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May 12, 2015

Kinky Brain: Tying up the Body to release the Mind.

 Bound_Gagged_and_Nobodys_Listening

This story begins with me in a pre-recuperative state with blood pressure much lower than usual after getting tied up and hanging upside down for 20 minutes.

I am lying on my side on a warehouse floor, wearing a bodysuit, hands and wrists bound with six meter lengths of two-ply jute.

My extremities feel cold.

I shiver slightly.

My friend drapes a blanket over me, wraps me in his arms, giving “aftercare,” an element of a successful rope play scenario in which the rigger gives whatever care the bottom needs. Sometimes this means quiet cradling.

Human touch is thought to stimulate the release of natural opioids, such as endorphins and the hormone oxytocin. And at these moments, I am soaking in these neurochemicals.

As my awareness recalibrates to take in a larger scope, I feel the minimally audible beats and the gentle lighting in the room. I begin to take interest again in the others, also coping with varying positions of extreme vulnerability.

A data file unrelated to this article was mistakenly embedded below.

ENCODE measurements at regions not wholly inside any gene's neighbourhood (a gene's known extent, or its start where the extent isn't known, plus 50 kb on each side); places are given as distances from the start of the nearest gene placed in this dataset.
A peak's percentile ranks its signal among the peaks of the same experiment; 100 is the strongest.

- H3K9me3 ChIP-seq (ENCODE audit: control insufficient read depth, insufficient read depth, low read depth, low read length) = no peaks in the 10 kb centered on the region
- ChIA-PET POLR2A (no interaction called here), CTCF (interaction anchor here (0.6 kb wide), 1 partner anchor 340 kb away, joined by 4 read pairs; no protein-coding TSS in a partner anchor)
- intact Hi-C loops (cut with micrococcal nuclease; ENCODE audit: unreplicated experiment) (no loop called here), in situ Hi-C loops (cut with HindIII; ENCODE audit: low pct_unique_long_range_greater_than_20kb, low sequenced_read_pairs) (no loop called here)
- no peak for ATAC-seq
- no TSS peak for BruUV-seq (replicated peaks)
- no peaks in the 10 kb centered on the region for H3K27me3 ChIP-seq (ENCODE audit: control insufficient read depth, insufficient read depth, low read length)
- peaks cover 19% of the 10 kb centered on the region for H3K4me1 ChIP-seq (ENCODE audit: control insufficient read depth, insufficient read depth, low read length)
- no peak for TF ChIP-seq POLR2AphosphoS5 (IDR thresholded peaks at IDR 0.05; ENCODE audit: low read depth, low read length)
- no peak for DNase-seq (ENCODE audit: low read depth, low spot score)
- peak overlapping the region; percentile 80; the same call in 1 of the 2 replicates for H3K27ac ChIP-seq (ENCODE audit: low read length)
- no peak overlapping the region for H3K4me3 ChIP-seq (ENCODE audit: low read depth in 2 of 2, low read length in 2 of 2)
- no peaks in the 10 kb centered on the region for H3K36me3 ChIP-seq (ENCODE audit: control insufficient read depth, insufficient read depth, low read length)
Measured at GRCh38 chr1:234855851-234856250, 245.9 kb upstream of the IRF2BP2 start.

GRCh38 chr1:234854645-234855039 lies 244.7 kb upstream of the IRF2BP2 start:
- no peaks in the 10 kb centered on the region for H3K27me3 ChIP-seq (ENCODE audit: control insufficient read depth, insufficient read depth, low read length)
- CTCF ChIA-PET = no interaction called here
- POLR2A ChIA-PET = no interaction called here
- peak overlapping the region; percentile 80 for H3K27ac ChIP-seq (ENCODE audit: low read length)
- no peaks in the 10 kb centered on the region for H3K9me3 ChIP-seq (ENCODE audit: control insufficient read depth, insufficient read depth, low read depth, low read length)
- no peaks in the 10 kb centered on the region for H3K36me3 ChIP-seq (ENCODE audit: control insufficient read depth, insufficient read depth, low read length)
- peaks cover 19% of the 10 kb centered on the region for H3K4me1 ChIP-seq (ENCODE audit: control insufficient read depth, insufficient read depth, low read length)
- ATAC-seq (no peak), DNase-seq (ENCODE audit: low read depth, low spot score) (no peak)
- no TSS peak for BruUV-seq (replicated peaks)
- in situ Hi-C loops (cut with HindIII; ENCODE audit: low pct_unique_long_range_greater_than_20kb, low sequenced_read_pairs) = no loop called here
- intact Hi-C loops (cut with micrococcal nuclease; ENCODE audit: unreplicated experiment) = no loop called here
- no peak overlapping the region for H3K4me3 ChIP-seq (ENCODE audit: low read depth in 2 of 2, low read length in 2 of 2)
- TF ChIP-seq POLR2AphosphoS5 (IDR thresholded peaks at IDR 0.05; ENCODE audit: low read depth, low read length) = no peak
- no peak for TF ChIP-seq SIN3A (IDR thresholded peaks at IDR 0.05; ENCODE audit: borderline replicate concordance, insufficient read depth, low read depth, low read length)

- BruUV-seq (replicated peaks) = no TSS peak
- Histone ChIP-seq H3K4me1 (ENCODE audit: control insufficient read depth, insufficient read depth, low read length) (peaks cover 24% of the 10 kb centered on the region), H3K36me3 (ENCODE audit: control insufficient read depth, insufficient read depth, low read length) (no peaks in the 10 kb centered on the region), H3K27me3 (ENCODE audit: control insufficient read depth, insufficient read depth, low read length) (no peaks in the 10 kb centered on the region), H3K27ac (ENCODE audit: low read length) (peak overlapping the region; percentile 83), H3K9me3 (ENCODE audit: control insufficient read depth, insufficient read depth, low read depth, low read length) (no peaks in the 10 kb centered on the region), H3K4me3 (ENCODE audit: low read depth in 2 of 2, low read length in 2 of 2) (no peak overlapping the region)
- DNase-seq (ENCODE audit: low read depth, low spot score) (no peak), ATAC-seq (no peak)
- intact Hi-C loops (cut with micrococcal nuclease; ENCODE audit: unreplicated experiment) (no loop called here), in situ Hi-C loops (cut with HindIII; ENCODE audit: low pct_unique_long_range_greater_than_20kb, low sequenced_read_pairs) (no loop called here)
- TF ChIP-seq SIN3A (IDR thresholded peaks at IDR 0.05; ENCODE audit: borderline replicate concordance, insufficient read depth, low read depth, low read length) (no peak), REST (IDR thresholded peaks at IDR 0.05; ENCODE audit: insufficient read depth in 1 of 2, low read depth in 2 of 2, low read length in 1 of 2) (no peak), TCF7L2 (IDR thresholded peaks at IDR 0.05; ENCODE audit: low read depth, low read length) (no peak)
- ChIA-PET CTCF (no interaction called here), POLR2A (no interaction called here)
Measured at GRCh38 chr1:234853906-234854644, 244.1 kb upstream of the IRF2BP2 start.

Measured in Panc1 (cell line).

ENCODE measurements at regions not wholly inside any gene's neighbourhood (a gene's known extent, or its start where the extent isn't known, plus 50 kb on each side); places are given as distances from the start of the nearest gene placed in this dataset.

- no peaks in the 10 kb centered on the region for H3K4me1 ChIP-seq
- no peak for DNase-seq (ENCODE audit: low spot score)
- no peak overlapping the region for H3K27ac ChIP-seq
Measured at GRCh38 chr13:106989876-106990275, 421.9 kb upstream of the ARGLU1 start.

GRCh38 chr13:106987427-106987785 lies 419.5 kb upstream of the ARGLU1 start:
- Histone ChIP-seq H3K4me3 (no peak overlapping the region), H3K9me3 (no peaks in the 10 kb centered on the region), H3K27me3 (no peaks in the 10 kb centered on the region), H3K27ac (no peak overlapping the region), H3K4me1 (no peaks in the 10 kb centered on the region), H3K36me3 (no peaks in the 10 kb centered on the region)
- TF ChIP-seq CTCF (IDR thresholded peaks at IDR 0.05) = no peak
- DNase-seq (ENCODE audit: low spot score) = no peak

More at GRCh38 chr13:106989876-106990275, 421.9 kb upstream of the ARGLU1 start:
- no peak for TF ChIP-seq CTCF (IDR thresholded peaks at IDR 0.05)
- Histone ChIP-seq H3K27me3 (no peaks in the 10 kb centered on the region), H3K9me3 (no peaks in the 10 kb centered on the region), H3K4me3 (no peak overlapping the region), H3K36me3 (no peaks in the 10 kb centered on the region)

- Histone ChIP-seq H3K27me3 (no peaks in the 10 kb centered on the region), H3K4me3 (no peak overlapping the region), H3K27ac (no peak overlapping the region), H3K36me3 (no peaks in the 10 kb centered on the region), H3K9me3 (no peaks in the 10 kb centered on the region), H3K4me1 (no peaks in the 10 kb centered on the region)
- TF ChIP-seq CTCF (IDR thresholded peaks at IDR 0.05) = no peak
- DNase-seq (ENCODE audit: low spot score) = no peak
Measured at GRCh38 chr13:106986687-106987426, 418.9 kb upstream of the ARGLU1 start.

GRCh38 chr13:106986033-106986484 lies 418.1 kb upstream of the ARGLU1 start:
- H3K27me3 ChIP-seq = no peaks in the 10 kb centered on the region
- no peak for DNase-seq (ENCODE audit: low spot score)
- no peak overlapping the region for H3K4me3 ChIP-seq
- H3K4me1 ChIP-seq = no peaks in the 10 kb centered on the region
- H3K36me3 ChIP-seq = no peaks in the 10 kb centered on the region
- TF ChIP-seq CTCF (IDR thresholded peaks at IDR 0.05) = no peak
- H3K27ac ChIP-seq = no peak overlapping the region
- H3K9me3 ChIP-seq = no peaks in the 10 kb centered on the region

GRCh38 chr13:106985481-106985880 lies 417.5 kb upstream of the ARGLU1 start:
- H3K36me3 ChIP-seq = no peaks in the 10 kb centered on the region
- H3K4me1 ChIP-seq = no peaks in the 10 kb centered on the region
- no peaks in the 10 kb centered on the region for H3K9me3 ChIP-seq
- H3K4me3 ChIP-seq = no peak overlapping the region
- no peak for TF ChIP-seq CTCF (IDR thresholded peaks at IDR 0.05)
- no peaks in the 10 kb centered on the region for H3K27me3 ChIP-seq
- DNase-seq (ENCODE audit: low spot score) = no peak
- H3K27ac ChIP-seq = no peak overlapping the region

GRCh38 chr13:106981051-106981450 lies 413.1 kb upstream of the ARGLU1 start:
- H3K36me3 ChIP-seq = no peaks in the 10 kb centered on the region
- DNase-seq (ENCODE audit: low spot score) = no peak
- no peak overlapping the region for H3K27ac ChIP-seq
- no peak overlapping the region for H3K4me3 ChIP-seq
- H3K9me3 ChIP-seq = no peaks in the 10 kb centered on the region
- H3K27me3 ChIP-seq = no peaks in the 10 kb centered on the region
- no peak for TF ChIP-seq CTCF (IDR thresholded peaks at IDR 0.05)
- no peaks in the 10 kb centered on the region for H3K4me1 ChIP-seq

I hear an occasional moan. Some people are dangling by wrists and ankles from a laterally suspended bamboo pole; others have their hands tied above their heads with chains hoisted to the ceiling. Some are tied with ropes on the floor in an aesthetically gorgeous form of Japanese rope tying called Shibari.

The rigger who eventually hoisted me into the air began by letting the rope slide over his palms, allowing the roughness to caress my skin; he circled my ribs several times with the support line of jute and skillfully roped me into a chest harness. All these actions heightened my senses as I tuned into his movement cues when he touched me lightly on the back or spun me slowly. I quickly dropped into a place some call “sub space.” I call it “bardo.” A Tibetan word, bardo means “intermediate state,” “in-between state” or “liminal state.” This word can be used metaphorically to describe a space when external constraints recede and details are suspended.

My hands were tied in a prayer position at the base of my tailbone. As I was forced to the tips of my toes when he pulled down on his rope lead, I observed a quick wave of fear. Toes still brushing the floor, Michael tightened the chest harness. My breathing felt suddenly labored. “Got to get out of this!” came the involuntary fearful thought, as he shoved me lightly and my feet left the ground. Hanging only by the connection points in knots on my thigh and the chest harness, the push sent me away from him; I swung into the boundary-less air. I broke into a sweat, focused on taking slow breaths and focused on the sensation. I had only one choice: to release resistance. Trapped in a bottom-up position enabled me to hang limp in the time-free space, as more blood entered my heart chambers and slowed down my heartbeat. I felt the closest thing to peace I’ve known.